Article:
Around 800,000 people in Germany suffer from schizophrenia. Nevertheless, this mental illness is not as well researched as depression or dementia. A new, large-scale research project is set to change this. On 12 May 2015 at the specialized clinic for psychiatry and psychotherapy “LVR-Klinik” in Düren, Parliamentary State Secretary Thomas Rachel together with representatives of the brain research alliance JARA-BRAIN officially launched the research project “APIC – Antipsychotic-induced structural and functional changes in the brain”. The German Federal Ministry of Education and Research (BMBF) is providing APIC with funding worth € 4 million.
Schizophrenia is a serious mental illness which can manifest itself in many different forms. This makes accurate diagnostics even more important: it is the only way for the best possible, individually defined therapies to be selected for each patient. But according to JARA-BRAIN scientist PD Dr. Irene Neuner, there is still some room for improvement: “Around 30 % of therapies are currently ineffective.” TRIMAGE, which the psychiatrist is involved with, will help change this.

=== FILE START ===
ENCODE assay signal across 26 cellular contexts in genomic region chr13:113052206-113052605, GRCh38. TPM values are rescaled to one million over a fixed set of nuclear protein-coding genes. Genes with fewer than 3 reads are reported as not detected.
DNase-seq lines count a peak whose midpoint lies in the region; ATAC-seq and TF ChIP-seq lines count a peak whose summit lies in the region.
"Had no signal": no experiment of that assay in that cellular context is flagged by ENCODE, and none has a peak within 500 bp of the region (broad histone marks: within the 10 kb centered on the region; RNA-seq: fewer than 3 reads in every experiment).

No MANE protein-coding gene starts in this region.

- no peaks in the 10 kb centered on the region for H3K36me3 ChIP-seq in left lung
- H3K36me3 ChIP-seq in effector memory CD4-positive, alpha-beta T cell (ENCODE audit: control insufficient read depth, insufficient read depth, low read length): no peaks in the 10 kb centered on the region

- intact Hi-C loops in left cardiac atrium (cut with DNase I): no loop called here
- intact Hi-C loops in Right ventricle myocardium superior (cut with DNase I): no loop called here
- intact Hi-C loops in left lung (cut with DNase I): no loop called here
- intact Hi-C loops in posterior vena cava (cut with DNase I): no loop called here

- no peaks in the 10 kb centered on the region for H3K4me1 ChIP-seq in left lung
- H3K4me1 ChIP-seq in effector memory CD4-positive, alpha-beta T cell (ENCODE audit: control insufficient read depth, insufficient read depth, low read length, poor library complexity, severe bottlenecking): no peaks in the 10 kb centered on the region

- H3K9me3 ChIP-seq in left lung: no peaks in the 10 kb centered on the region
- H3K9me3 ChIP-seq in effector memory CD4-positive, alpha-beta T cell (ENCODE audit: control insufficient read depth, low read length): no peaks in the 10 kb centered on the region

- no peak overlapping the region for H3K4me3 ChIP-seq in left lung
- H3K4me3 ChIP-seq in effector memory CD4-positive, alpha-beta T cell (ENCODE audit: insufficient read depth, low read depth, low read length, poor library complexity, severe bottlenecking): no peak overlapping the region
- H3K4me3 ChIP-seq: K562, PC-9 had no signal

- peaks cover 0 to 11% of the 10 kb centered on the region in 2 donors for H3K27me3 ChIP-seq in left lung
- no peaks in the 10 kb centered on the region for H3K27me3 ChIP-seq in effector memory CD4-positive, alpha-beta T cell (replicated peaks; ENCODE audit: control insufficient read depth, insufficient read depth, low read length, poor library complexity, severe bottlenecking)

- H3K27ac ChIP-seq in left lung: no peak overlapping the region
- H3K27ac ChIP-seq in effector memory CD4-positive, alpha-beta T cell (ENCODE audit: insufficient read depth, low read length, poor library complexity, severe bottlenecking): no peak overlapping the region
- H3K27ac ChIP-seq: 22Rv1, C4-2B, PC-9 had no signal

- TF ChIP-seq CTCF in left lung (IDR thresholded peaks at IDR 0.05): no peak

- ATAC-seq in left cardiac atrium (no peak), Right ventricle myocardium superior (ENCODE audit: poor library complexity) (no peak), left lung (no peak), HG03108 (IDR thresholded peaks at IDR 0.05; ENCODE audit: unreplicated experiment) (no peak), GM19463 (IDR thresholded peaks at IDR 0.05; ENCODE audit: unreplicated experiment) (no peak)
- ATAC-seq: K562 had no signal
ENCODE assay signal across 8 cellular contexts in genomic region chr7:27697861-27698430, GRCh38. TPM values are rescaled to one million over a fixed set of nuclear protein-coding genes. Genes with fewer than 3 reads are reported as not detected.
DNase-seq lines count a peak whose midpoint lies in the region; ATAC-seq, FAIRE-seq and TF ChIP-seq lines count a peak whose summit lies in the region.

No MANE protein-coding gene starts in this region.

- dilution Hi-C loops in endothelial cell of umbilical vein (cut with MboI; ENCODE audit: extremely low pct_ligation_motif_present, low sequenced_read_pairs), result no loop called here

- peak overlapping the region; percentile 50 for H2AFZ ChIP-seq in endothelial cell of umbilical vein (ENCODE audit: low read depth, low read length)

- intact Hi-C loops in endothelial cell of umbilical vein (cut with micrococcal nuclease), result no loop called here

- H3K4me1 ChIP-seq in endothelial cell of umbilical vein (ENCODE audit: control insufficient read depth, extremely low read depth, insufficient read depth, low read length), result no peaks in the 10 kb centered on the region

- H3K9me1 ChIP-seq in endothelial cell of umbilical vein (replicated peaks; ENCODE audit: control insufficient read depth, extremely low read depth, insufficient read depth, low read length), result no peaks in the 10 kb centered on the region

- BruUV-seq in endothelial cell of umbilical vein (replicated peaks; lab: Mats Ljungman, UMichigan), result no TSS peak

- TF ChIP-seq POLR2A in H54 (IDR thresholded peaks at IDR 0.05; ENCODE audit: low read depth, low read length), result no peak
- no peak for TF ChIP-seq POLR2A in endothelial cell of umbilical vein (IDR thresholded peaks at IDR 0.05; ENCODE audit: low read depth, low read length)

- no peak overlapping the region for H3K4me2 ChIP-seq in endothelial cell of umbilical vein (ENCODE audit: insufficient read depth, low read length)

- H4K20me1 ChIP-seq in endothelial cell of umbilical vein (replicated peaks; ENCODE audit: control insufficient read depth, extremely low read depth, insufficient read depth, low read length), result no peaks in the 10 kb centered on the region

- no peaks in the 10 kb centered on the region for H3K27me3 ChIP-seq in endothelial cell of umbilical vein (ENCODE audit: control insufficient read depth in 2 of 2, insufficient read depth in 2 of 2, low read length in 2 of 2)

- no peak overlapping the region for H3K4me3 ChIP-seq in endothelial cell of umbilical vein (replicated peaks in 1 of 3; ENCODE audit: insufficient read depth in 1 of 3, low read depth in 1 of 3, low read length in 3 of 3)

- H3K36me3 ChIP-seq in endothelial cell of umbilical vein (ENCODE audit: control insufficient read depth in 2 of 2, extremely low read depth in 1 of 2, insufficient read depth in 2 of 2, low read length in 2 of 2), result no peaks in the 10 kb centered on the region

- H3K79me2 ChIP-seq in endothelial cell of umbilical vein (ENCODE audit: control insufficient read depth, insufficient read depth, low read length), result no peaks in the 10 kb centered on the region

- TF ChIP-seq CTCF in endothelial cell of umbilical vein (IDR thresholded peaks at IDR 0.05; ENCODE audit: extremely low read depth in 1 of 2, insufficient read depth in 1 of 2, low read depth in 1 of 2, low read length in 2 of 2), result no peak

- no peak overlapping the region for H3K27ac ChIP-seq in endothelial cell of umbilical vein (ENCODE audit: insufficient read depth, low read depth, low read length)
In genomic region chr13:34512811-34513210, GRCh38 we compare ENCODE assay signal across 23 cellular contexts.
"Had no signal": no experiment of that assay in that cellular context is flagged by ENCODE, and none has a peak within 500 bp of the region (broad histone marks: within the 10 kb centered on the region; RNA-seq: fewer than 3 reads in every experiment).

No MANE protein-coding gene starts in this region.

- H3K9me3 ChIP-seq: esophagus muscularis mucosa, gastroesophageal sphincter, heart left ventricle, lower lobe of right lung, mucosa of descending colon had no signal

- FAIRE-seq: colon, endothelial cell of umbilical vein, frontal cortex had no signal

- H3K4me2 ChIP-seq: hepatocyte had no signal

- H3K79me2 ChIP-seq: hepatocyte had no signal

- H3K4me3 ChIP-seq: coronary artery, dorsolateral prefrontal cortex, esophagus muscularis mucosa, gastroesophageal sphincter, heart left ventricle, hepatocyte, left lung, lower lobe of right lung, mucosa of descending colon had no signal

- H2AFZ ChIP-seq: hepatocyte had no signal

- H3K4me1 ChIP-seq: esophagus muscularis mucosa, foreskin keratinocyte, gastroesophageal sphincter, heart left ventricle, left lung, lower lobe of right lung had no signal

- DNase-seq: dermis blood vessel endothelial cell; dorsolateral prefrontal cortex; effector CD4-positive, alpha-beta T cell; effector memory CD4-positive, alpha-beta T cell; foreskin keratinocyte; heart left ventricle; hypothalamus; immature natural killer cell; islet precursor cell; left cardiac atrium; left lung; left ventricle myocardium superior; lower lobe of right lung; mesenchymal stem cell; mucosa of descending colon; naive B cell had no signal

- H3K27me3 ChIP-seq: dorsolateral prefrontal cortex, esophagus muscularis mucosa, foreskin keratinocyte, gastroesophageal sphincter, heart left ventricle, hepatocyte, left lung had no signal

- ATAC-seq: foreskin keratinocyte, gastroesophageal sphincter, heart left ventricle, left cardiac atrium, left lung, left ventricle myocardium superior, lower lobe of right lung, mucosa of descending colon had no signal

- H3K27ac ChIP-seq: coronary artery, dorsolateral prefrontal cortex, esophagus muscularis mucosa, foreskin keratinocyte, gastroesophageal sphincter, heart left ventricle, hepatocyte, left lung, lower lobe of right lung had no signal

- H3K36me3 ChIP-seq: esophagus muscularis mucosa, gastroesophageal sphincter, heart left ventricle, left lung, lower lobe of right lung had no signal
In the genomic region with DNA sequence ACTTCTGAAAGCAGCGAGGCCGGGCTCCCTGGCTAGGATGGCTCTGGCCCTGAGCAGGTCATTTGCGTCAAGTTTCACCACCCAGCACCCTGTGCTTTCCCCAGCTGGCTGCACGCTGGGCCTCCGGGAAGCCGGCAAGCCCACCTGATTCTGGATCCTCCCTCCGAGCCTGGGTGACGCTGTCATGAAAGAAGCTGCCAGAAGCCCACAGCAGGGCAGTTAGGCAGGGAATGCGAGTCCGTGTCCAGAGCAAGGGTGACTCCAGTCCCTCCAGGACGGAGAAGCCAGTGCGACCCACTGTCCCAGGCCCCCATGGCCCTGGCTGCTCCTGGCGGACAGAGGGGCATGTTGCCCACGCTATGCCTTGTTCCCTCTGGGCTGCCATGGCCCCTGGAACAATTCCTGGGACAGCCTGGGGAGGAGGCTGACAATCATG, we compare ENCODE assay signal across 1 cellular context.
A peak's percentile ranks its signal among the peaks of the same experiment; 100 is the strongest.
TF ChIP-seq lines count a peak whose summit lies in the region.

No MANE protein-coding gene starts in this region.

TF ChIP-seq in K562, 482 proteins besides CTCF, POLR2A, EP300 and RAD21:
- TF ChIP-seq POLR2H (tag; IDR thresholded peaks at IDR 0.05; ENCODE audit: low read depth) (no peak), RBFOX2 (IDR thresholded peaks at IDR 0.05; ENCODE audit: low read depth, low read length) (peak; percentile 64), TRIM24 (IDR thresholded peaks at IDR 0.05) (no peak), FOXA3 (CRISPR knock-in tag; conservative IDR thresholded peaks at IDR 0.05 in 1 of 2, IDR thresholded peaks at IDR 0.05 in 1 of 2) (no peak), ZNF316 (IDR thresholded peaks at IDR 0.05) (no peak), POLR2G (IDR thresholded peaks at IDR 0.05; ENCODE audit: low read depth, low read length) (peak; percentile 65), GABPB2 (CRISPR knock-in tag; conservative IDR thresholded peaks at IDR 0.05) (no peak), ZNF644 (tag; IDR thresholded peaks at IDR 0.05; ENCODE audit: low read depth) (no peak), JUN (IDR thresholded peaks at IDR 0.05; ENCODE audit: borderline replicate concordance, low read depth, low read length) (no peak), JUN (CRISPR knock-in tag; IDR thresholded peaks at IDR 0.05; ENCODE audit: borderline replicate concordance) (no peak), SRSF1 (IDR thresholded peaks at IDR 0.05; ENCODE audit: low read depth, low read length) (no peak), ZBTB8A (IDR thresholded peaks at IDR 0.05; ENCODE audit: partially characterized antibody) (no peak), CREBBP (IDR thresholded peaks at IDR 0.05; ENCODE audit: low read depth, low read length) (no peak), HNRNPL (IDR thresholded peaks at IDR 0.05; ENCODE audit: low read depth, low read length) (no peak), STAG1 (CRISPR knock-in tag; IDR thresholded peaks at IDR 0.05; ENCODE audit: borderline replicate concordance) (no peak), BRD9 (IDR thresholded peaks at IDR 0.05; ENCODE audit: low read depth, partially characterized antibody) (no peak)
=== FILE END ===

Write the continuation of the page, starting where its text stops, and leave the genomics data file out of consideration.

A joint meeting of the Search Committees will be held on 10 April 2015 at Forschungszentrum Jülich to discuss the appointment of the future JARA directors. On this occasion, the JARA-BRAIN scientists and candidates for the posts of director Prof. Ute Habel, Prof. Kerstin Konrad, Prof. Frank Schneider, and Prof. Jörg B. Schulz will present the research priorities of the future institutes as well as insights into their own research work.
The acoustic CR neuromodulation method developed by JARA-BRAIN scientist Prof. Peter Tass is a promising treatment. This method disturbs the synchronous firing of the neurons by using electrical stimulation. Recent research work has now shown that this therapeutic approach can be improved by incorporating sufficiently long pauses between the stimulation of the neurons even if very weak stimulations are used.